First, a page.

Re: [SystemSafety] OpenSSL Bug

From: Heath Raftery < >
Date: Wed, 16 Apr 2014 07:57:26 +1000

On 16/04/2014 2:23 AM, Dewi Daniels wrote:
> C Worst 2 500
> Average 6 38 167 26
> Best 80 12.5
> Pascal Worst 6 167
> Average/Best 20 50

> 3. While a significant difference was found in the anomaly rates
> resulting from the use of different programming languages, there was an
> even greater difference between the anomaly rates discovered in software
> developed by different vendors. While the average C program had a higher
> anomaly rate than the average Ada program, the best C programs had a
> lower anomaly rate than the worst Ada programs.

Yes, a few interesting conclusions could be drawn, with caveats about extrapolation. The interesting part for me is from the section of the table I've reproduced. For all the talk of the suitability of strongly-typed languages (ref, for example, IEC 61508 Part 3 and its strong stance), why do we not see a significant difference between C and Pascal? Could it be that contributing factors of programming style, time allocated, competence, interfaces to existing code, mindset, priorities, etc., etc., are much stronger factors than the strongly-typedness of the language, or indeed, the language at all?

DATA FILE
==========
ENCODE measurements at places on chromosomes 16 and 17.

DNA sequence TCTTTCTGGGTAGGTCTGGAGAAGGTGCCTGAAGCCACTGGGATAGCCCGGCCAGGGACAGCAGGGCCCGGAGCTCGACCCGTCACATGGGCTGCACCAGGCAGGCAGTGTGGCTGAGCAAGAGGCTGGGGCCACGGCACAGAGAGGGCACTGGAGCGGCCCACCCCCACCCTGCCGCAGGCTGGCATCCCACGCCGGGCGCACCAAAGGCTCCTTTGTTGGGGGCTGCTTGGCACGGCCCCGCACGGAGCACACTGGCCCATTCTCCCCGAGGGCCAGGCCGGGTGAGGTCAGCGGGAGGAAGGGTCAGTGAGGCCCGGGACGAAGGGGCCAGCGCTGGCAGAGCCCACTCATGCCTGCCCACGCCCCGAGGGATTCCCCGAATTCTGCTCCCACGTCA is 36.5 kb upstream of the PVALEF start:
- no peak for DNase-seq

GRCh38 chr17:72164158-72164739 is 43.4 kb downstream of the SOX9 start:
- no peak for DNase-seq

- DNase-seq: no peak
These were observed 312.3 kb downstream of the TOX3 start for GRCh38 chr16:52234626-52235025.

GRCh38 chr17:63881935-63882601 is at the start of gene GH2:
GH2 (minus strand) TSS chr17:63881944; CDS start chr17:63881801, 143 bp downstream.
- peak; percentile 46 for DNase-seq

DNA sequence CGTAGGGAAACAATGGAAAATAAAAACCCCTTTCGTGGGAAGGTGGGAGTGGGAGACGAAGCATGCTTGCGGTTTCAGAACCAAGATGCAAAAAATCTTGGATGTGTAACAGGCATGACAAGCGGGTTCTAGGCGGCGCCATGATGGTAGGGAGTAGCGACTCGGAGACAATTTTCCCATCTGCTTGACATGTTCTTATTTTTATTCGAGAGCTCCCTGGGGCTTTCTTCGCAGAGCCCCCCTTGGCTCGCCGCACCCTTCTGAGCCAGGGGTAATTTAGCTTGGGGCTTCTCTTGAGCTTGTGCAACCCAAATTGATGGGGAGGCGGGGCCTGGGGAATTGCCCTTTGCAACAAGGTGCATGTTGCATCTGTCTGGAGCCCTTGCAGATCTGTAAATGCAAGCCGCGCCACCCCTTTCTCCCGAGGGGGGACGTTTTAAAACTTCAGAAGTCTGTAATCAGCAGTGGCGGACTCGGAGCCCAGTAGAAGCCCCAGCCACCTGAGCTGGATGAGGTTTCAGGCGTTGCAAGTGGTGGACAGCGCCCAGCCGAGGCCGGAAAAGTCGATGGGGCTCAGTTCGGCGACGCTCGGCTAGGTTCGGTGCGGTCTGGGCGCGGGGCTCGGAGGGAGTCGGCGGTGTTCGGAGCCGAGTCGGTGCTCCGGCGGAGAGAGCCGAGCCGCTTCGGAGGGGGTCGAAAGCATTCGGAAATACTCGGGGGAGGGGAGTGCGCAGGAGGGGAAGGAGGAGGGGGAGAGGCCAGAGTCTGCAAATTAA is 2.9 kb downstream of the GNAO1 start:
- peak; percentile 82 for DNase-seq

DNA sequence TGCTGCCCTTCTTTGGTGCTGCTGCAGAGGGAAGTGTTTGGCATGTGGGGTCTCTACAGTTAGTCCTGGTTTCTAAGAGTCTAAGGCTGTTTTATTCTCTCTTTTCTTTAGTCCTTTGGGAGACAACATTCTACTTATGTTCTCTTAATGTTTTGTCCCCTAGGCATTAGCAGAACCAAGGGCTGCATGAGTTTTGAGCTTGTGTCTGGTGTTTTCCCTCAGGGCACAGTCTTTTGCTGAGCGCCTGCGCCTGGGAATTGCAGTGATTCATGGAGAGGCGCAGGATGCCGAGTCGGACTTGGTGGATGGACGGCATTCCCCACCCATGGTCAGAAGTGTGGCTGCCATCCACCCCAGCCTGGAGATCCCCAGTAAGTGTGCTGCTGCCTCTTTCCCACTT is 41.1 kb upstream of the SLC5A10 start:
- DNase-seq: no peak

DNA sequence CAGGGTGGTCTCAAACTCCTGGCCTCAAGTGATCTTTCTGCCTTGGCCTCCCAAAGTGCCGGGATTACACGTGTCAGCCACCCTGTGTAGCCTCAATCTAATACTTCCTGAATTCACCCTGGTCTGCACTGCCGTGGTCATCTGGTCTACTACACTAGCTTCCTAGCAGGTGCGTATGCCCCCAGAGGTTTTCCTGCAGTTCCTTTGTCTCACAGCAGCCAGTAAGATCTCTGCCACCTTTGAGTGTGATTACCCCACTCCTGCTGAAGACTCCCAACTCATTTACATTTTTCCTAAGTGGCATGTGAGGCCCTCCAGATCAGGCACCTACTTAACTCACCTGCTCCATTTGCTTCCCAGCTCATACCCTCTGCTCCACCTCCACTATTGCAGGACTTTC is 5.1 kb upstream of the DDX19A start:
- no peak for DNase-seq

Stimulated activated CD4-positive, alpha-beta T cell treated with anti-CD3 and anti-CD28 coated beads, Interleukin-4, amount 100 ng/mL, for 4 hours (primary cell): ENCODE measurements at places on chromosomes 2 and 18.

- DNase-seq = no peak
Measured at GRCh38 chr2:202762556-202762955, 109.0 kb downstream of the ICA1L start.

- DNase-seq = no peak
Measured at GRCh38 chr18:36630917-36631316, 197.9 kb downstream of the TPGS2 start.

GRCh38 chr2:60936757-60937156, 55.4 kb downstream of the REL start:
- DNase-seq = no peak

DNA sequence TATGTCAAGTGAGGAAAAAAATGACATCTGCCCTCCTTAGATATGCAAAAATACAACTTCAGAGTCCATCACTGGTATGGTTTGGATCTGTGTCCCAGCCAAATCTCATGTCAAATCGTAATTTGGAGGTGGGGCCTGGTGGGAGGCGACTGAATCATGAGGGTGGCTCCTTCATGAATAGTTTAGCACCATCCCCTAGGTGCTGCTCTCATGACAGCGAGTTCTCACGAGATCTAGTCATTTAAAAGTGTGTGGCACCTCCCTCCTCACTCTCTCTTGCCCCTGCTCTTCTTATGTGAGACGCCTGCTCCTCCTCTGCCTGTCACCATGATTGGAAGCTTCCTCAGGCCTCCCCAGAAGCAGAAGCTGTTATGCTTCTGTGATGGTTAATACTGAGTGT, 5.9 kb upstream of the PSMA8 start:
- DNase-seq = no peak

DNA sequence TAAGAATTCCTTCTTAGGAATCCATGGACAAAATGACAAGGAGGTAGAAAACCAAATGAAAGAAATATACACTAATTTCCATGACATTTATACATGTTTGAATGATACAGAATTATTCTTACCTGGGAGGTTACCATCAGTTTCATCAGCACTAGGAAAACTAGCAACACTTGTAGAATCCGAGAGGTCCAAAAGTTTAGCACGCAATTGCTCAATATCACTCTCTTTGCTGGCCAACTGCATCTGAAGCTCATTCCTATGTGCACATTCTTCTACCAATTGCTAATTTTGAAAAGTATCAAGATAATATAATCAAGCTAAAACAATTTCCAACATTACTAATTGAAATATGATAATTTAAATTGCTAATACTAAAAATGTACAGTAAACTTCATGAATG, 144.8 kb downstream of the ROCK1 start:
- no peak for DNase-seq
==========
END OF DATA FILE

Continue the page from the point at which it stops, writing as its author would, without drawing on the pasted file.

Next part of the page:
More to the point, *what is it* about SPARK that leads to lower defect rates? Could it be that the team preparation necessary to implement something in SPARK necessarily requires more training/consideration than to implement the same thing in C? Put another way, if you had a team of C developers ready to start a new project, would you train them in SPARK, or would you just enforce a coding standard including safe use of memcpy (eg. have a DEBUG version that bounds checks like the OpenSSL team had at one point)?


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systemsafety_at_xxxxxx Received on Tue Apr 15 2014 - 23:57:44 CEST

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